Just Announced: Philippians Sermon Series

Summary: We know the word gospel means good news. Is the good news that Jesus made some sort of down payment for the salvation of sinners, or did He pay it all? That’s the very question that had to be answered in the first century church of Antioch, and that’s t

The word “gospel” means good news. We know the heart of the gospel is the death, burial, and resurrection of Christ, but what exactly is the good news about that? Is it that Jesus did what He did as sort of a down payment, and then we have to keep up the installments of our salvation by doing something else, or is it that what He did was completely sufficient and nothing else is necessary? That was really the question that needed to be answered for the church at Antioch, and it needs to be firmly and finally answered in each of our minds.

About 16 years had passed since the Day of Pentecost, and a lot of things had happened. Back in chapter 7, the Bible says the number of the disciples multiplied, and that even a great company of the priests were saved. Those described in verse one as having come down from Judea to teach the brethren, are described in verse 5 as being some of the sect of the Pharisees who had believed. So these teachers, though they were not teaching correctly, were not mean spirited wolves in sheep’s clothing, but were misguided believers who hadn’t fully realized that you can’t put new wine in old bottles.


The text says, in verse 2, it was no small dissension, which implies that it was a big dissension. The last dissension we saw among the believers in the book of Acts, was back in chapter 7 when the Greek speaking widows were not being treated the same as those of more orthodox Jewish descent. They had fixed that, but dissension has a way of rising up again and again, because the devil knows full well that a house divided against itself cannot stand.

It appears that it was the idea of these first “Judaizers‘” to go to Jerusalem and ask the apostles and elders there about this important question. Paul and Barnabus was to go, and some of these teachers from Judea were to go with them.

Just this past week, I heard about a church in another town, who voted on a matter and were equally divided on the issue. People on both sides felt very strongly about the issue, so the pastor very ignorantly said, “Since it’s a tie, as moderator of this meeting, I’ll break the tie.” There are times when an outside, objective source needs to be sought. The church I just mentioned split, because half of the people weren’t going to like the side the pastor decided to take on a highly emotionally charged issue. The church at Antioch decided to seek counsel from a source that they all trusted. Dissension will always be part of church life, but the important thing is how it is handled.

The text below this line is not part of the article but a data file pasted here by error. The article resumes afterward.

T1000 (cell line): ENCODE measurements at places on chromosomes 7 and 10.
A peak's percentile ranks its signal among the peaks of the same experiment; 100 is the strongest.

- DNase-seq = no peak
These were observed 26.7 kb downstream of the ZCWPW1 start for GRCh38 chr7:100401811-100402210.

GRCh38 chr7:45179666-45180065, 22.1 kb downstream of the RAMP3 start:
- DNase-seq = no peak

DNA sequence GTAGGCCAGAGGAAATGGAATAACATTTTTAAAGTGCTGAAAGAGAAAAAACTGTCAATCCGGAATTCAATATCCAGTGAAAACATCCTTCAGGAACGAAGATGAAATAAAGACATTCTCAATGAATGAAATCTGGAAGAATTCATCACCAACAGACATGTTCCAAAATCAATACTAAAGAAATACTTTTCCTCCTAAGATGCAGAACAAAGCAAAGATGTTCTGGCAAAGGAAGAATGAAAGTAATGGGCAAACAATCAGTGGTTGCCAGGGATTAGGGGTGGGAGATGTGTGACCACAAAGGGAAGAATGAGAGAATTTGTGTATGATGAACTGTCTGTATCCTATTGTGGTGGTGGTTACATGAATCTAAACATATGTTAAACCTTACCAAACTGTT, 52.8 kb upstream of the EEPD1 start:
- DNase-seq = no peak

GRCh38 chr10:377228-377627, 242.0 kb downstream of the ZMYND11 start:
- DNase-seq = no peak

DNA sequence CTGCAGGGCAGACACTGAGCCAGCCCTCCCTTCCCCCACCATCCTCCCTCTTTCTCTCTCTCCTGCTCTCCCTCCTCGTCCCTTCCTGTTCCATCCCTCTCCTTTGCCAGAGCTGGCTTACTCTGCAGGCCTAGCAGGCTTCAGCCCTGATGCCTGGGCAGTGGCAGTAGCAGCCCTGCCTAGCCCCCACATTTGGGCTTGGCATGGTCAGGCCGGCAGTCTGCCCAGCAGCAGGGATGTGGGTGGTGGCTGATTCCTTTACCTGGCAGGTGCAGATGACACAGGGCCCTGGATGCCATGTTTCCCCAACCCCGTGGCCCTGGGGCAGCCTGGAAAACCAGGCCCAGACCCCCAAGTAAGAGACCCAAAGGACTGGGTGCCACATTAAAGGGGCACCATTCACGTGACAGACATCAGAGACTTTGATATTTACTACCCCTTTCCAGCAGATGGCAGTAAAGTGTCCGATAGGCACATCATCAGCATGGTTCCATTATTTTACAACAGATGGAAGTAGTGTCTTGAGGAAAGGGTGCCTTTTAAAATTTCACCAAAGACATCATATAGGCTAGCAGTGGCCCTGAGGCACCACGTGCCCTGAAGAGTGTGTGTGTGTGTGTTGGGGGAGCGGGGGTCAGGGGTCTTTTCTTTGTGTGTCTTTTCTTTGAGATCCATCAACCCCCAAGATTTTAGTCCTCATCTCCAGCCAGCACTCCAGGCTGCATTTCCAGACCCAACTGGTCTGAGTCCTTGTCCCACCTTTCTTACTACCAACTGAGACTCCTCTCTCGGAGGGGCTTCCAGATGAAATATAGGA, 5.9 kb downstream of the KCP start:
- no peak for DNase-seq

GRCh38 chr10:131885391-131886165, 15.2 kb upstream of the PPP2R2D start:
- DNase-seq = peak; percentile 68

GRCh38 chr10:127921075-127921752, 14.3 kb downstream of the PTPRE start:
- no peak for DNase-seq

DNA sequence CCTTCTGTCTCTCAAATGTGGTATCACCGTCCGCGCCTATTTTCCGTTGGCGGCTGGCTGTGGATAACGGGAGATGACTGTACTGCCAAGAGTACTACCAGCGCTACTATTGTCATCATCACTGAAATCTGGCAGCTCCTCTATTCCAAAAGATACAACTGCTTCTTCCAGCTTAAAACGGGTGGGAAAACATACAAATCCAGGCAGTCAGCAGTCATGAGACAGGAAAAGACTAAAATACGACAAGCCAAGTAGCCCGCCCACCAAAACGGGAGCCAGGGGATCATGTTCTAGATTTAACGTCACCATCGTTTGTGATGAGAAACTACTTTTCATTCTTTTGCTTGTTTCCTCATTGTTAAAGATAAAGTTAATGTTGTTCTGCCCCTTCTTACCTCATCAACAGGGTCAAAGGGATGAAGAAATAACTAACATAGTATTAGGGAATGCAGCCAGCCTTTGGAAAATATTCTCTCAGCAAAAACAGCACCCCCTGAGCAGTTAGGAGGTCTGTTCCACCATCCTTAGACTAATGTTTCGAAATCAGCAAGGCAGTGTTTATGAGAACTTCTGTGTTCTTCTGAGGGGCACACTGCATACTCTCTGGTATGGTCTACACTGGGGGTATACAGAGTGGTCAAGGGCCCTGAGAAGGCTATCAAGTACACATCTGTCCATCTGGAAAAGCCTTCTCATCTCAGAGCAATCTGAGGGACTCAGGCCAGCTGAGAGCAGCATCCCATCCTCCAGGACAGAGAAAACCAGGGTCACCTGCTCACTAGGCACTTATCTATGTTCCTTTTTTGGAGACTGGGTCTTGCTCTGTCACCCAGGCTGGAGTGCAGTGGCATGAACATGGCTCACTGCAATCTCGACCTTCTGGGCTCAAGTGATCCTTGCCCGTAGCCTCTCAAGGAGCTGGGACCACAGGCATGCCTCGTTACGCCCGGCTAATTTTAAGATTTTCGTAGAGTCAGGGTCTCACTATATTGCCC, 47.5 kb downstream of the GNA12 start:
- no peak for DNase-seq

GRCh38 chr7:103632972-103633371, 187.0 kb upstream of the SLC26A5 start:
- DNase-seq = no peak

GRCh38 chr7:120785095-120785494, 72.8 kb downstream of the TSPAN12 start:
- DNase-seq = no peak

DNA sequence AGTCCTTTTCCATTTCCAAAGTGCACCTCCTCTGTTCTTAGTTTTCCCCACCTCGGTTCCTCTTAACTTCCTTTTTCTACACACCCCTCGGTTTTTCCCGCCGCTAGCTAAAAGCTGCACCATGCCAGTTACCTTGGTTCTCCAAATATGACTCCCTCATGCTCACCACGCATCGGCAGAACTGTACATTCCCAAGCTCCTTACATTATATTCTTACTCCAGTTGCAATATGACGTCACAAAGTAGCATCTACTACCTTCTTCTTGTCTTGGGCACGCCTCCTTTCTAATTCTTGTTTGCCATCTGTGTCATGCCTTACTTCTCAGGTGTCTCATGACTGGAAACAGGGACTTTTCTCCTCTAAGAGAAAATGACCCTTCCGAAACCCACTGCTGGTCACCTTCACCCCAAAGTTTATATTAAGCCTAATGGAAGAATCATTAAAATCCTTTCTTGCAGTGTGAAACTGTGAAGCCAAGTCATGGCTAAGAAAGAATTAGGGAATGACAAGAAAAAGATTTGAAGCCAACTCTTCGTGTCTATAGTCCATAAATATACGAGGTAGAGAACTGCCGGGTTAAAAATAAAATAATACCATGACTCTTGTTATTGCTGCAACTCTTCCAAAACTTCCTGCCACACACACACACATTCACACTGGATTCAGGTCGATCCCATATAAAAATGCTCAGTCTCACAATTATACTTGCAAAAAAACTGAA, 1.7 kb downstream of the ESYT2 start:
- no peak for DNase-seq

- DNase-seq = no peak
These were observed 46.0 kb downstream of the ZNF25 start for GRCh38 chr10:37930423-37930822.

Verses 4 and 5 tell us that when they got to Jerusalem, they gave a report of the things that God had been doing. It had probably been about 14 years since they had left Jerusalem, and their was very little opportunity for communication, so they had a lot to catch up on. After hearing the about the situation, v6, and the first part of v7, says they considered it and there was much dispute among them about it.

The question that comes to my mind is, “Why was there dispute among them about it?” The answer seems to be that because of the strong Jewish background of many of these who were becoming Christians, the Christian doctrine had been influenced and, to some degree, compromised in the minds of these leaders. When they really came face to face with the question, however, they came back to what God had revealed to them.

Peter called the law a “yoke which neither our forefathers, nor we, were able to bear.”


V12 tells us that Barnabas and Paul told about the things God had done through them among the Gentiles, and when they were finished, James showed them all from the Old Testament Scriptures how that this salvation of the Gentiles was God’s plan all the time, (v15-18.) Then, James said, “Let’s not trouble them with anything, but let’s write to them to do four things: abstain from things polluted by idols, from sexual immorality, from things strangled, and from blood.”

At first glance the four things that James suggested the believers be told not to do, is somewhat troubling. It looks like he is adding to the method of salvation, but in reality, he is simply talking about how the new Christians are to live, in order to maintain a strong testimony before unbelievers, especially Jewish unbelievers.

They had a mindset that we contemporary Christians need to recapture, and that is a major concern for those who had not yet come to be believers. They were concerned with what they could do to make it more likely for these unbelievers to become interested in the gospel. What a terrible mistake Christians make when they act like church is just for them. We must always have a heart for those who have not yet believed.

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